One way to tell stories is to read them from a book, another way is to have someone tell you their story, but the best way is to actually be part of the story. Stories in which you experience the story mentally, emotionally and physically. And food stories are stories that you absolutely have to live, breathe and taste yourself. And there’s no better way to do that than traveling across the country, on the road. Because food is essentially sweet, because it is the love of food that moves and gives meaning to so much of life. Living, constantly changing and evolving from village to village, district to district and kilometer to kilometer.
My dear friend Rakesh Raghunathan, who has made it his life’s mission to spread the word and taste South Indian cuisine and shine a light on the trustees of these traditional knowledge systems, has set out to share the food of his ancestors. to discover on a show I’ve seen called Highway Dreams on Zee Zest.
As he drives through the Chettinad region of Tamil Nadu, full of heritage, art and culture, along the most scenic highway in the state, between Madurai and Sathyamangalam, and through the Western Ghats, I got tears in my eyes with emotion and the reminder of the spice of Chettinad food. I was in Karaikudi nearly 20 years ago and as I watched Rakesh wander the palatial villas and streets famous for their architecture, scale and vibrant colors, it brought back all the complex flavors of Chettinad food. Freshly ground spices, aromas of fenugreek, bay leaf, cumin, tamarind, fennel and turmeric and the secret kalpasi (black stone flower) and dried flower pods cooked with meat and fresh vegetables. Chettinad Mutton Kulambu, Kozhukattai Urlai roast and Paniyaram cook in the palatial villas that stand still in time.
Rakesh is back on the road, driving through beaches such as Kovalam near Chennai, visiting fishing villages where fishermen have not only taken to the huge waves to fish, but also to surf. Several years ago, while staying at the Taj Fisherman’s Cove, I wandered up the coast to one of these fishing villages along Kovalam Beach, watching the fresh daily catch coming in. Pomfret, Prawn, Red Snappers, Crabs and Sting Ray. Also local favorites like Parai and Vanjiram or King Fish. And if I remember correctly, some casual restaurants even let you choose your own fish, and cook it in front of you, marinated with a special masala and freshly fried. Interestingly, I found that the fishermen were mainly Christians, the fishmongers were Hindus, while the restaurants were Muslim-owned. Just love it.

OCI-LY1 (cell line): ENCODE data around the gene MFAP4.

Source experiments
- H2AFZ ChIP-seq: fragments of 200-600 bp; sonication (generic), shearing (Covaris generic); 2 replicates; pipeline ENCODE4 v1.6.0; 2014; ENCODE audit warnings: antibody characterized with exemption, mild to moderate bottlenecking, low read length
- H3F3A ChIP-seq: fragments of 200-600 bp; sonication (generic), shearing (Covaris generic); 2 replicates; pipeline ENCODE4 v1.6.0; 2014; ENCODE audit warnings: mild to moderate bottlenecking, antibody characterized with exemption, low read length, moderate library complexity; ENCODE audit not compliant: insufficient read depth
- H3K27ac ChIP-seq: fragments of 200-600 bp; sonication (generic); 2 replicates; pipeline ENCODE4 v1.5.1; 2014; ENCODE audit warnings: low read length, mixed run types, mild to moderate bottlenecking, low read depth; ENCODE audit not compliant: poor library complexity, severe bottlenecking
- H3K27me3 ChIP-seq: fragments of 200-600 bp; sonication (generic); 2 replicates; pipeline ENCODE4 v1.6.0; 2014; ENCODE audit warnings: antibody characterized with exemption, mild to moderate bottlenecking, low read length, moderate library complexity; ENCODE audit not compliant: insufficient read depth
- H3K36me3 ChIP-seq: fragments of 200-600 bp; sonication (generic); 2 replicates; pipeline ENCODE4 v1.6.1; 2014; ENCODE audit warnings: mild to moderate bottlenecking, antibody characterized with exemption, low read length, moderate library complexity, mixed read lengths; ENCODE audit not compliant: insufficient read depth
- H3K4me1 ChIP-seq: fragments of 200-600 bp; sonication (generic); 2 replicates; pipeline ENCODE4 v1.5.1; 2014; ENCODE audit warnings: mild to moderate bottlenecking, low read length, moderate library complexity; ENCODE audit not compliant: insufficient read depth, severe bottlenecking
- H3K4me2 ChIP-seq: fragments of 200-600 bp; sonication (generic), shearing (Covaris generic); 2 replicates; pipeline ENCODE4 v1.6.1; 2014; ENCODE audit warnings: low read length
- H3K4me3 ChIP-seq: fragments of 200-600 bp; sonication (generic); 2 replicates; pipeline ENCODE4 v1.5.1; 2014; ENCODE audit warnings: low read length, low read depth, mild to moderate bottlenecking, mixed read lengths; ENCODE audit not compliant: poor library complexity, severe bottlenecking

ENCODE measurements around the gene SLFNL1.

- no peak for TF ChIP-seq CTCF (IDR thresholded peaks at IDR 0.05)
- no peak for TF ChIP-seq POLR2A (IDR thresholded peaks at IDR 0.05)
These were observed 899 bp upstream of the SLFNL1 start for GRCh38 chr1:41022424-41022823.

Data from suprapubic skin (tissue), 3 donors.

Rakesh then drives from Rameshwaram to Dhanushkodi, also known as the last country of India. A breathtaking and scenic drive of 19 kilometers with a deep blue sea on either side; the Indian Ocean on one side, the Bay of Bengal on the other. Rameshwaram is, of course, a revered religious site, and traditional Tamil food is a must-have. But for me, Puliyodarai is the best to eat at Rameshwaram. Tamarind, Bengal Gram and rice with a tempering of curry leaves. It is cooked for the gods and eaten only once, presented as prasadam. Then of course there is Rasam and Rice. Fiery rasam enriched with black pepper, cumin, tamarind, jaggery and garlic. The meal should end with Paruppu Payasam. Cooked with moong dal, jaggery, coconut milk, ghee and nuts. Rameshwaram is also famous for its seafood and you will find many local hotels and restaurants, serving fresh squid, crab and baby octopus, all cooked in traditional gravy or simply fried or grilled.
To really experience the cuisine of Tamil Nadu, Rakesh recommends cuisines from Thanjavur and also the food from the interior of Dindigul and the Nilgiris. The food of Thanjavur is a mix of traditional Brahmin and Mukkulathor, the undeniable influence of the Marathas. And Dindigul is quite famous for its biryani. But as I said before, some stories you can’t just read, they have to be lived, and you can either live these stories through Rakesh’s eyes, or you just have to get up and go there yourself.
Kunal Vijayakar is a food writer from Mumbai. He tweets @kunalvijayakar and can be followed on Instagram @kunalvijayakar. His YouTube channel is called Khaane Mein Kya Hai. The views expressed in this article are those of the author and do not represent the views of this publication.
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